OpenNotes: Putting Medical Record Transparency to the Test

Editor's Introduction

To Improve Health and Health Care XVI

Many health experts see “consumer engagement” as a key to improving quality and lowering costs. But how to get people to be more actively involved in their own care has vexed these same experts for years.

Computers have unquestionably made things easier by enabling individuals, with a few clicks, to delve deeply into whatever health problem is bothering them; to learn about the advantages and risks of different treatments and medications; and, though they have not been widely used to date, to compare the cost and quality of different hospitals and physicians.

With the growth of electronic medical records, health care systems are now offering patients access to at least some of their medical records. But one kind of record has consistently remained off-limits—the doctor’s own notes. Through a series of grants to Beth Israel Deaconess Medical Center generated by the Robert Wood Johnson Foundation Pioneer Portfolio, the Foundation has been trying to change this. The program—called OpenNotes—has been testing, in three different medical settings, the idea of patients having access to their physician’s notes.

In this chapter of To Improve Health and Health Care Volume XVI, Irene M. Wielawski, a frequent contributor to the Anthology, examines the OpenNotes program in depth. Based on extensive interviews and visits to each of the sites, she concludes that the program has the potential to be a game changer (which is the goal of Pioneer-generated programs). She cautions, however, that because OpenNotes appears to be popular and effective in primary care settings does not necessarily mean that it will be equally so in specialty settings—especially those such as psychiatry and oncology, where the balance between openness and patient protection may have to be set differently.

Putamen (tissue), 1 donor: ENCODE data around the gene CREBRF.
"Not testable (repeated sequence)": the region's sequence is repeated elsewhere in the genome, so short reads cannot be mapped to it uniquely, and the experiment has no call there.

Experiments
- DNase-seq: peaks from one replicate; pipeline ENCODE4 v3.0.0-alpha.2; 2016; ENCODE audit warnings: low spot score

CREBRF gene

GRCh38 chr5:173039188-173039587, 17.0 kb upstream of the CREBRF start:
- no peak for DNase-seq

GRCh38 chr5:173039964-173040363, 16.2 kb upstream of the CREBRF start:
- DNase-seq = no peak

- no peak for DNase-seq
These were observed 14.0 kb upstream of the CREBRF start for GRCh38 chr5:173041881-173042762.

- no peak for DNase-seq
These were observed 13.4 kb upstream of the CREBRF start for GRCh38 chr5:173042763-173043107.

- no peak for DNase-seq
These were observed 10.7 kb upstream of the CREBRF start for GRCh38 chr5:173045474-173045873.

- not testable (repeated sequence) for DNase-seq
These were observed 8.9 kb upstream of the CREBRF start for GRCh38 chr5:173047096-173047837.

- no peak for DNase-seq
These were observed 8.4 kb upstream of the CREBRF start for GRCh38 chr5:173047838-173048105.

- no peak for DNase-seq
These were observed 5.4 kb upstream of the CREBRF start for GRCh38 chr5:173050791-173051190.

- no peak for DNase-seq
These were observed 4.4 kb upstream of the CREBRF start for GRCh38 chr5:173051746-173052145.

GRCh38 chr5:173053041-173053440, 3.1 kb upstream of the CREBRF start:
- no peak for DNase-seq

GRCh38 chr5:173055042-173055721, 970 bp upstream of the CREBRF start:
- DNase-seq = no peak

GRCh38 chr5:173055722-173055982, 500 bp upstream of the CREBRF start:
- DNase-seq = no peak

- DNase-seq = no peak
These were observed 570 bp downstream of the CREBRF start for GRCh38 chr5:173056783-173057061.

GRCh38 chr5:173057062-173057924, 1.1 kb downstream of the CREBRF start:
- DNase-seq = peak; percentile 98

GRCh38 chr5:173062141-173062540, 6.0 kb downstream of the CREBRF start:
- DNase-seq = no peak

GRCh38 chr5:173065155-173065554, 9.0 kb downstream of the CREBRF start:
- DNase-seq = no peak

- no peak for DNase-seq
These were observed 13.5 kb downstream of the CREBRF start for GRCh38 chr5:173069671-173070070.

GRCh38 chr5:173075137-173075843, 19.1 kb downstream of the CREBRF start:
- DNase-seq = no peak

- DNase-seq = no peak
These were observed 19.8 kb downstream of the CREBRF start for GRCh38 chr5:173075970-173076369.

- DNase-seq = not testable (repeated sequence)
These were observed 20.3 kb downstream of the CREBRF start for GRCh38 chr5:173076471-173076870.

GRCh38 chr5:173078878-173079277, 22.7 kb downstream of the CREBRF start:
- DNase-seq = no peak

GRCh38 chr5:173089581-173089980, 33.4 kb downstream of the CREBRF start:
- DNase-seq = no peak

Irene M. Wielawski is an independent writer and editor specializing in health care and policy topics. She has written extensively on socioeconomic issues in American medicine, particularly the difficulties faced by people without timely access to medical services because of financial, geographic, cultural, and other barriers. Wielawski was a staff writer for nearly 20 years for daily newspapers, including the Los Angeles Times, where she was a member of the investigations team. Subsequently, with a research grant from the Robert Wood Johnson Foundation, she tracked local efforts to care for the medically uninsured. Other commissioned projects include producing pediatric medicine segments for public television, an analysis of the Massachusetts health reform law, and collaboration on the redesign of the classic business school case study for use in graduate-level health professional studies. Her independent work appears in the New York Times and the Los Angeles Times, among daily outlets, in magazines, on Websites, and in peer-reviewed journals and books. Wielawski has been a finalist for the Pulitzer Prize for medical reporting and shared in two Los Angeles Times staff Pulitzers, among other honors. A graduate of Vassar College, she is a founder and current board member of the Association of Health Care Journalists and chairs the group’s Right to Know Committee.